“I like to escape up to the mountains and train on my own,” he said. “I like to disappear for a while then come down fit and ready to go.”
Hall made his name in the States with a sensational high school career on the track when he ran the third fastest 1500m by a school student behind Alan Webb and Jim Ryun, 3:42.70. But it’s a mark of how far he has come as a Marathon runner that he now feels completely at home as an athlete who races over 42 kilometres.
“I’ve always done high mileage,” he said. “My very first run was 15 miles round Big Bear Lake, so you think I would have known then that I was destined to be a Marathon runner. But I was stuck for a while as a miler before I found my place.
“Now I feel I was made to run a Marathon. I really enjoy the training, I love the racing, and I love to compete against these guys,” he said, gesturing to Baldini, and some of his other opponents on Sunday, including the Kenyans, defending champion Martin Lel, the 2006 champion Felix Limo and Sammy Wanjiru, the world Half Marathon record holder.
For Baldini, London major step towards Olympic title defence
Baldini, of course, is renowned for being one of the great Marathon competitors himself. Despite being 11 years Hall’s senior, and a minute or so slower than some of the leading Kenyans, he is determined to put up a stout defence of his Olympic title and sees the London race on Sunday as a “big step on the road to Beijing”.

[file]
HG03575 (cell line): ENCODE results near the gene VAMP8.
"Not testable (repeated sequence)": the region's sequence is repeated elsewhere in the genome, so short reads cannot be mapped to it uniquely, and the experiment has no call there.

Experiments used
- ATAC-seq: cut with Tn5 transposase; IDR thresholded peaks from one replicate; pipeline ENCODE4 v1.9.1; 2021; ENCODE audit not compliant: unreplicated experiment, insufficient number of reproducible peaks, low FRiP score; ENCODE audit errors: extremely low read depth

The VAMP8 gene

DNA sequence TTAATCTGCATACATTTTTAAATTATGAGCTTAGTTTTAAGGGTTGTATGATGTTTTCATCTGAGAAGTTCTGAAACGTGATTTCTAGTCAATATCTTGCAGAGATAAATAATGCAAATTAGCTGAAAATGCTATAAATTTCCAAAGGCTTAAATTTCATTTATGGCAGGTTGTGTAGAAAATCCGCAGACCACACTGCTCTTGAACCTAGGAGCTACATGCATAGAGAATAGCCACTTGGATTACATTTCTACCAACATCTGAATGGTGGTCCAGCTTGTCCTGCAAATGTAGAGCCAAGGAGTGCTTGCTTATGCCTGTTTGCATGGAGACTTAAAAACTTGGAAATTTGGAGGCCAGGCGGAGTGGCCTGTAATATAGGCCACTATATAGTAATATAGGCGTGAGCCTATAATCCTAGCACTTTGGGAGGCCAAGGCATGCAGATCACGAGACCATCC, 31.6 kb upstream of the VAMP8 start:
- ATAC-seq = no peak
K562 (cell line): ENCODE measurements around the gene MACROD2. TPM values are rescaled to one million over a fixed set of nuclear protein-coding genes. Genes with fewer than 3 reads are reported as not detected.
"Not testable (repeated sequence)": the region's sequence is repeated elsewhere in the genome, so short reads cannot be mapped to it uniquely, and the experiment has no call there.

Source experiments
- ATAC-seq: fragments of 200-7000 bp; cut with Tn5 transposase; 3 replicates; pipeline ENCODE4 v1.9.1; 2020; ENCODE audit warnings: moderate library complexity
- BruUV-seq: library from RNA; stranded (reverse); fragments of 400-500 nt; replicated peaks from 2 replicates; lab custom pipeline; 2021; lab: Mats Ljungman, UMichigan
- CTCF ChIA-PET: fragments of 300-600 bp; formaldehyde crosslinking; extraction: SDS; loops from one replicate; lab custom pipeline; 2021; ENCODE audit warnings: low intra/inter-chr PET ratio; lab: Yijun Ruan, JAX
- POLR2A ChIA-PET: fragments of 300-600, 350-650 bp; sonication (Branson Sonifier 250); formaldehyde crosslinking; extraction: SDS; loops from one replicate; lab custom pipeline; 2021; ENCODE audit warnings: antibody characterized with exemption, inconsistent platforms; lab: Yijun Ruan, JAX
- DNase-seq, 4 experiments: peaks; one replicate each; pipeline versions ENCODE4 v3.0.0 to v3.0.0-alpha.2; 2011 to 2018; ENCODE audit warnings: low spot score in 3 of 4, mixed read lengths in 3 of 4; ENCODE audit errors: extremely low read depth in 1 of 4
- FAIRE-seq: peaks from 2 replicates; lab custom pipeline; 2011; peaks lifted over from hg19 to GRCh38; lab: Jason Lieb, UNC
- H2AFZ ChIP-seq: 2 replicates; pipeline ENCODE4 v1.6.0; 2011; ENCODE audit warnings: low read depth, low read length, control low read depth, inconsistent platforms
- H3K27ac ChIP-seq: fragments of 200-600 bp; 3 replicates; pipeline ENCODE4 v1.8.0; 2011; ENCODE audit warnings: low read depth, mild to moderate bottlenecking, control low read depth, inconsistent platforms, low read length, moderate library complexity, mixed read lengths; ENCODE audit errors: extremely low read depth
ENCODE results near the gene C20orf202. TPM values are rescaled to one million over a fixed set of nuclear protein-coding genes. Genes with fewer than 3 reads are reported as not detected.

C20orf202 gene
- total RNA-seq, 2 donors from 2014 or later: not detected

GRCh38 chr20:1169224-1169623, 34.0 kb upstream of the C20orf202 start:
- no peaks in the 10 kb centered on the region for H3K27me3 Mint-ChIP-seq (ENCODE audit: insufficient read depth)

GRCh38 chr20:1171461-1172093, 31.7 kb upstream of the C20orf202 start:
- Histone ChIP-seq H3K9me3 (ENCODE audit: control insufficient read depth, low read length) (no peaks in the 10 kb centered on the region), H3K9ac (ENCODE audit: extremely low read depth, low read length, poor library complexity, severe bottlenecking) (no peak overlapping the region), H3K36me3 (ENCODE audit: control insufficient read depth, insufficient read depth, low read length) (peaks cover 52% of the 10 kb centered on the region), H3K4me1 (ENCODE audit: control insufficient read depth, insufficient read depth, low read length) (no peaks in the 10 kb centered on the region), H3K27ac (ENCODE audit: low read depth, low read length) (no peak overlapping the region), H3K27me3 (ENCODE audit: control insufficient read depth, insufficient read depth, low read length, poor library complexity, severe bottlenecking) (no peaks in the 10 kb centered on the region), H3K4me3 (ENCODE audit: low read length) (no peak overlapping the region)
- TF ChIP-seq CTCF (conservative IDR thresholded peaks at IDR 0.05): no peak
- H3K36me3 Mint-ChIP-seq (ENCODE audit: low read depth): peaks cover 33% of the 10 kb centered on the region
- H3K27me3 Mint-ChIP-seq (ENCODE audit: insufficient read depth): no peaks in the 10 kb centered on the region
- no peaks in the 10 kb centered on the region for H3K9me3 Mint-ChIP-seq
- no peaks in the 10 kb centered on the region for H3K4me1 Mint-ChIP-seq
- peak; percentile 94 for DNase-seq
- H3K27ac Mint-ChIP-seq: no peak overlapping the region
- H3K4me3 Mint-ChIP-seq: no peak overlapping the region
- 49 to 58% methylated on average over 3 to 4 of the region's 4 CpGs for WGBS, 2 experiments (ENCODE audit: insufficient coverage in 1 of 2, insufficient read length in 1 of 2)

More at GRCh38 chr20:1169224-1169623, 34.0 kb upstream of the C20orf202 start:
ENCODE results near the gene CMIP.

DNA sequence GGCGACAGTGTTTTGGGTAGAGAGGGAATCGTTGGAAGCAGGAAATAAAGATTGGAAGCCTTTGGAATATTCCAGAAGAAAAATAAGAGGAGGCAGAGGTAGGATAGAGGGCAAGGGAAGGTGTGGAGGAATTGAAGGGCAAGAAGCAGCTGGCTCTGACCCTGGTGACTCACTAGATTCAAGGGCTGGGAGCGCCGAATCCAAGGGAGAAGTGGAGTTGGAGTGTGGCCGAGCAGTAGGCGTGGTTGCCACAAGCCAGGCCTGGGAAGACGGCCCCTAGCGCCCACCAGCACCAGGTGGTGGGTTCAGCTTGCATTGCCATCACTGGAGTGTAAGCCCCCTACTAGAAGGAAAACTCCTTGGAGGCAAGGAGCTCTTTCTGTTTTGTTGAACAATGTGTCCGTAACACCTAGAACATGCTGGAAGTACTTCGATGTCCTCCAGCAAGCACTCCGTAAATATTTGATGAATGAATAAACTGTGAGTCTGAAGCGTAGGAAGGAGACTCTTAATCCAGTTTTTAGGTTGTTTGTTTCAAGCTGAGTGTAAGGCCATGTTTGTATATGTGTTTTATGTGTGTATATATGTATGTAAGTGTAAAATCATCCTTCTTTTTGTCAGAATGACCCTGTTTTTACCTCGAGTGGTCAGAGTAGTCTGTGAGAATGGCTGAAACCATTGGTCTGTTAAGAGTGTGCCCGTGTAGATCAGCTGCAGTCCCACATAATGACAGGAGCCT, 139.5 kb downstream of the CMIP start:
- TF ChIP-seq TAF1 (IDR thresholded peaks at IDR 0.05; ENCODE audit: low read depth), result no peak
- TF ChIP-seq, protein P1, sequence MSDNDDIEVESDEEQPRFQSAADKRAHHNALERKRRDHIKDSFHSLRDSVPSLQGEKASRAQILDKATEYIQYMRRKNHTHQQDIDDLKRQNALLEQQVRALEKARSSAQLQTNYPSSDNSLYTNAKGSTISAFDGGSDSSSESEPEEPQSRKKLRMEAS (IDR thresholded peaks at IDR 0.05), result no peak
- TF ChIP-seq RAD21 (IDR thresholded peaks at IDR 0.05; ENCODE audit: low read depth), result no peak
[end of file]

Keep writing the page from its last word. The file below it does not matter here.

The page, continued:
“I want to run fast and well to keep up my motivation, and to stay healthy,” said Baldini, who will tackle his ninth London Marathon on Sunday, the 25th of his career.
“There is always someone very good coming through,” he said. “Every four or five years there is a new generation so it is difficult at my age, when you wake up in the morning, to face the prospect of working out for 25 kilometres. I am still hungry but you have to have the results to keep your motivation.
“I am four years older than in Athens, of course, and that is important. But the weather in Beijing will be very hot, humid and polluted so I think I can still be competitive. In these conditions I can compete better and close the gap on the Africans.”
Things will be a little different on Sunday, when London is expected to be cool and showery. Yet both Baldini and Hall have a special reason to want to do well.
It was in London 100 years ago that two their countrymen, Dorando Pietri and Johnny Hayes, battled for the 1908 Olympic title in a famous race that first established what we know today as the Marathon distance of 26 miles 385 yards.
Baldini, who lives just 15km from Dorando’s home town of Carpi, has never won the London Marathon. But he knows all about the wobbly-kneed Italian who first stumbled across the line in White City Stadium before being disqualified for receiving assistance, handing the gold medal to Hayes.
It seems somewhat unlikely, but a Baldini victory on Sunday with Hall chasing him down The Mall, would not only be a quirky historical replay, but perhaps some sort of revenge too.
“Then maybe in 100 years someone would remember something about me,” laughed the Olympic champion.
But that’s the past. Hall, as Baldini had already pointed out, is all about the future.
Matthew Brown for the IAAF